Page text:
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Opinion

Guiltiest of pleasures


  • By The Newnan Times-Herald
  • |
  • Oct. 09, 2020 - 4:08 PM

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Guiltiest of pleasures

The Newnan Times-Herald

I’ve never had a problem admitting that Survivor and America’s Got Talent are at the top of my list of guilty pleasures.

The former takes care of the seven or eight months between fall and spring, while the latter gets me through the summer. Due to COVID-19, both shows encountered difficulties this year putting together the programs their respective faithful audiences have come to expect.

Survivor was forced to halt production entirely for the upcoming season. The status of the program remains uncertain at this time. Jeff Probst and his compilation of contestants – all who can mysteriously afford to vanish from civilization for a period of six weeks to, well, survive out in nature – are currently in suspended animation (sorry; hiatus). Fiji (the site for next season’s adventure) is going to have to wait. Production for next season won’t resume – at the earliest –until next spring. So much for one of my guilty pleasures.

American’s Got Talent recently wrapped up its 15th season, and it was arguably its worst. Without live audiences – and in many cases live performances – the show just didn’t feel the same. Even judge and show creator Simon Cowell didn’t stick around towards the end of the season, due to a broken back incurred from a fall off an electric bike. This season’s winner says everything you need to know about how much excitement AGT generated this year: he was a poet. (In his defense, his poetry was a reflection of the times and his readings were very dramatic, personal and intense. He, in my opinion, deserved to win. But then again, the competition wasn’t particularly strong.) Once more, the winner wasn’t a ventriloquist, magician, singer or someone who could spin their head all the way around on their shoulders. Rather, the winner was a poet. So much for my other guilty pleasure.

That left me with the one thing that I look forward to every year more than anything else: Southeastern Conference football. But I knew this year things were going to be different: the season was in jeopardy from the moment it became evident that COVID-19 was going to be a bit more serious than the flu. As the pandemic worsened throughout the summer, I made my opinion clear that SEC football – if it was to be played in the fall – was a bad idea. A horrible idea, in fact.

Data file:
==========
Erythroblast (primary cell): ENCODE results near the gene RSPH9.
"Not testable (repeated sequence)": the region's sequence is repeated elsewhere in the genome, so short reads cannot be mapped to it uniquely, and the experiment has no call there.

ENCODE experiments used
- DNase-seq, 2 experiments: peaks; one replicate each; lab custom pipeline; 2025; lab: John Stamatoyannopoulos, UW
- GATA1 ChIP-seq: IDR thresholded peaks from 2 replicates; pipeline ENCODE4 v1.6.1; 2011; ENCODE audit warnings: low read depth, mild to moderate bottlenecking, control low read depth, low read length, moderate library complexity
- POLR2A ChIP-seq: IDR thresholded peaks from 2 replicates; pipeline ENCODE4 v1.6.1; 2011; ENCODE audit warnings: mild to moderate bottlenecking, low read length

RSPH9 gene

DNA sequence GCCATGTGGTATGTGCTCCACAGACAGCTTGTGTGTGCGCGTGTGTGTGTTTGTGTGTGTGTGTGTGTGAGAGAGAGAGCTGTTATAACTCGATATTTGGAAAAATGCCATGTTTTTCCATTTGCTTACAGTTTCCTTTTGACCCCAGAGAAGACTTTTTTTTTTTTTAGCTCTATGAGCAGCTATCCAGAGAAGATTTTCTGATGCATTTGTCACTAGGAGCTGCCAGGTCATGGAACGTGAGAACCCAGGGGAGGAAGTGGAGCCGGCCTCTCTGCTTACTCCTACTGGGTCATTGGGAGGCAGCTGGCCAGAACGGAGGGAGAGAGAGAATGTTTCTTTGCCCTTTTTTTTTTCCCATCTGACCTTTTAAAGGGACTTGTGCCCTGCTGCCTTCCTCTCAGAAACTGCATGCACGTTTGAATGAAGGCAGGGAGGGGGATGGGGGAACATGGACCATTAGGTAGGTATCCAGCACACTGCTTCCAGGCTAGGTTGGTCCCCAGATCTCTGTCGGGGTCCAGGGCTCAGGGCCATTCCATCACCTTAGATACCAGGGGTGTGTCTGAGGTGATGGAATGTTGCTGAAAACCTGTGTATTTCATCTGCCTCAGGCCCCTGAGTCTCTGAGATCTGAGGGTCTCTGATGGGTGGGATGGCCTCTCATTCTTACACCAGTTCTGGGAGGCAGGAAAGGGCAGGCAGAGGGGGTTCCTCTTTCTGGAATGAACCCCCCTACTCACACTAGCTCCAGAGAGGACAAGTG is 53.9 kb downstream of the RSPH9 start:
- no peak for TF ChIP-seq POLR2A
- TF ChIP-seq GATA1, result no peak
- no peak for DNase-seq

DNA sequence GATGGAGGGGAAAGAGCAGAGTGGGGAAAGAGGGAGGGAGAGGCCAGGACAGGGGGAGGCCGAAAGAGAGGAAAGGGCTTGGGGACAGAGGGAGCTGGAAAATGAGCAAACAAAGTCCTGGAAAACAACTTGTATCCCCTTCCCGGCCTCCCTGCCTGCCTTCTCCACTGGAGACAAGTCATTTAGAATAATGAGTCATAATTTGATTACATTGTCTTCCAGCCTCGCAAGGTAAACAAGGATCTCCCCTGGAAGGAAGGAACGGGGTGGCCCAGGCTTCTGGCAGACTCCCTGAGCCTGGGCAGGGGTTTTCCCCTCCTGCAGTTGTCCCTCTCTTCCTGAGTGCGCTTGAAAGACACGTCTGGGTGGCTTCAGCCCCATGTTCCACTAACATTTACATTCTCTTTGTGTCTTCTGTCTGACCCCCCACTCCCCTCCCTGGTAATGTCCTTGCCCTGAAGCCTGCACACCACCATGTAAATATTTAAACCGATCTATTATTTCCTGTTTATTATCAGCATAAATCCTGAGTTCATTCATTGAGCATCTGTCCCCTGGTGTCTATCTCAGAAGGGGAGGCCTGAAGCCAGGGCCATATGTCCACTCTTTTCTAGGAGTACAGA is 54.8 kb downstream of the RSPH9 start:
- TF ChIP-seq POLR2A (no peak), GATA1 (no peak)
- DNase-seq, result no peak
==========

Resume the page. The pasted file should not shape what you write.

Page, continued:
But they went ahead and did it anyway.

And – although I’m still having a hard time believing it – I’m glad they did.

That’s not to say I’m giving the SEC a pass for putting young men in close physical contact during a highly contagious pandemic, because I’m not.

That’s not to say putting fans in the stadiums to the tune of 20 percent capacity is a good idea, because I don’t think it is.

That’s not to say that I think it’s right that the season continues to roll along, almost as if millions of Americans aren’t suffering the effects of COVID-19 and tens of thousands of people aren’t dying from it.

That’s not to say that any of it makes any sense, because in my mind, it simply doesn’t. How could it?

But part of me is glad that they went ahead and did it anyway. The Saturday slate of seven SEC games each week has provided the perfect escape from the other six days of the week: six days otherwise filled with so much sadness, doom and gloom that SEC football somehow and perhaps magically helps us forget, if only for one day. SEC football on Saturday provides a small interlude between the half dozen days on either side of Saturday that we’d just as soon forget.

That I’m able to look beyond all my misgivings about the SEC’s decision – and continue being the SEC football fan I’ve always been – may make watching this season of SEC football my guiltiest pleasure of all.

In lieu of the hard time I gave the SEC for going through with the season, I admit that Saturdays in the fall – the same ones I once took for granted – has become the highlight of my week.

As with the days when I was able to leave the house without wearing a mask and didn’t have to maintain a distance of 6 feet from people, I’ll never take SEC football for granted ever again.

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Scott Ludwig lives, runs and writes in Senoia. His latest book, “Southern Charm” is a collection of his first 101 columns for The Newnan Times-Herald. He can be reached at magicludwig1@gmail.com .